A link to the MIMA “Blog Carnival” was forwarded to me by a friend of mine, and there are some really interesting questions being posed there (link in image below). Here’s my take on one of the issues raised in the Carnival Q&A:
2) Will Facebook, MySpace, and SMS marginalize the role of email in communication between friends, family, and peers?
For those of us who use the above tools (and particularly the techno-savvy generation enjoying the majority of their user base), it’s hard to imagine that Facebook and other social networking sites won’t have some impact on email communication. It’s very simple to login to your page, see what your friends and family are up to, and chat back and forth to each other (or “write on their walls,” “tweet,” etc.). Likewise it’s really nice to have the ability to share photos online and play interactive games, or even get a text when someone you’ve subscribed to makes a post.
However, I don’t think that email will be “marginalized” in any real way until the devices we use can more fully support and interact with these tools in a seamless way. The closest we’ve come thus far is the iPhone, which has applications for Facebook, Twitter, Loopt, etc. built in, all in a compact device that also takes calls, shoots photos and handles SMS. And now with the 3g iPhone, the additional layer of location-awareness (GPS) and context has been layered onto existing networks and interactions. It’s even possible (although not really practicable yet) to connect with friends based on where they are.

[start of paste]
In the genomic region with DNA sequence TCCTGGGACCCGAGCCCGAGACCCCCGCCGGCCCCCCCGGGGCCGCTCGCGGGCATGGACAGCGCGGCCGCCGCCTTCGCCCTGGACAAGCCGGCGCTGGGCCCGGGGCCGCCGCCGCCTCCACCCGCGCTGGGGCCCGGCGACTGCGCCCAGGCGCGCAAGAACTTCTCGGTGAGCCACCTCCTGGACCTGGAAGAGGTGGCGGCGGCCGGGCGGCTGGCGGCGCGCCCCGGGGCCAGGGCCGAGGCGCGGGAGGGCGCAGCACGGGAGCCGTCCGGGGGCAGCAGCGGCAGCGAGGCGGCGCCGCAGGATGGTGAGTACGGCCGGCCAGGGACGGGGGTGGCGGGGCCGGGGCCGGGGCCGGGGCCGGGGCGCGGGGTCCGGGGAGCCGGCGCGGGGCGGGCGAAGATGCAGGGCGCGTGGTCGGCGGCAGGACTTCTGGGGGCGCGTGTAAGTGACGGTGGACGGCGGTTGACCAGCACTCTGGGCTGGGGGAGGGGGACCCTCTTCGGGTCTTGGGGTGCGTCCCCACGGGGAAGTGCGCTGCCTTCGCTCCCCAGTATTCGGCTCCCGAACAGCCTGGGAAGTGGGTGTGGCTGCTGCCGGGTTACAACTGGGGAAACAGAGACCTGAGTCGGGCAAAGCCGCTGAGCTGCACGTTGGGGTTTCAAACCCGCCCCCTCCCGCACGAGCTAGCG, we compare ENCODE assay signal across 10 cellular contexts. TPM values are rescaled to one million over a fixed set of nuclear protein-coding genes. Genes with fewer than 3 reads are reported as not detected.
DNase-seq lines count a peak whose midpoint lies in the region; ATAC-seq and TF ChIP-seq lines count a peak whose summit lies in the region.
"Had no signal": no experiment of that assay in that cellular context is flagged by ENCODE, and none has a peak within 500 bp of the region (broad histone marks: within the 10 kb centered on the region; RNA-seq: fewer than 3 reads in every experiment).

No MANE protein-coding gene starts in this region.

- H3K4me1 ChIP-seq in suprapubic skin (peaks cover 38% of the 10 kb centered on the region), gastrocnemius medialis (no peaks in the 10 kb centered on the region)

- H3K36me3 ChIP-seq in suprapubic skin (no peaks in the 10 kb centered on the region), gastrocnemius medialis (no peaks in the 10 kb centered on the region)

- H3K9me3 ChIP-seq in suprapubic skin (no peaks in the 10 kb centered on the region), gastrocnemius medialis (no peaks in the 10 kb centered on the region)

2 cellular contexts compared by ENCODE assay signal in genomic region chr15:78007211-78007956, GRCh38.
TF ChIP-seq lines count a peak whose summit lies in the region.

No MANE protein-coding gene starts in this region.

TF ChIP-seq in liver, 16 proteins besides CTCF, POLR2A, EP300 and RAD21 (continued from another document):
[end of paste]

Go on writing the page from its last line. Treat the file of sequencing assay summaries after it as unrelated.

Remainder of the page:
The key point to remember is that devices like the iPhone are nowhere near ubiquitous yet. To reach critical mass on any technology that would usurp email, we need prices to drop on enabling technology, and there needs to be a massive rush on new hardware. Email remains the consistent/constant technology that everyone from your boss to your grandmother has access to. Messages via email are easy, quick, and allow you to check messages on your schedule. And there’s nothing that will move the status quo on the horizon just yet — not until you can keep everything with you, and until these technologies can convice the mass population that being “always on” is a good thing.
So, will social networking tools marginalize the role of email? Not anytime soon — but we’re moving in that direction.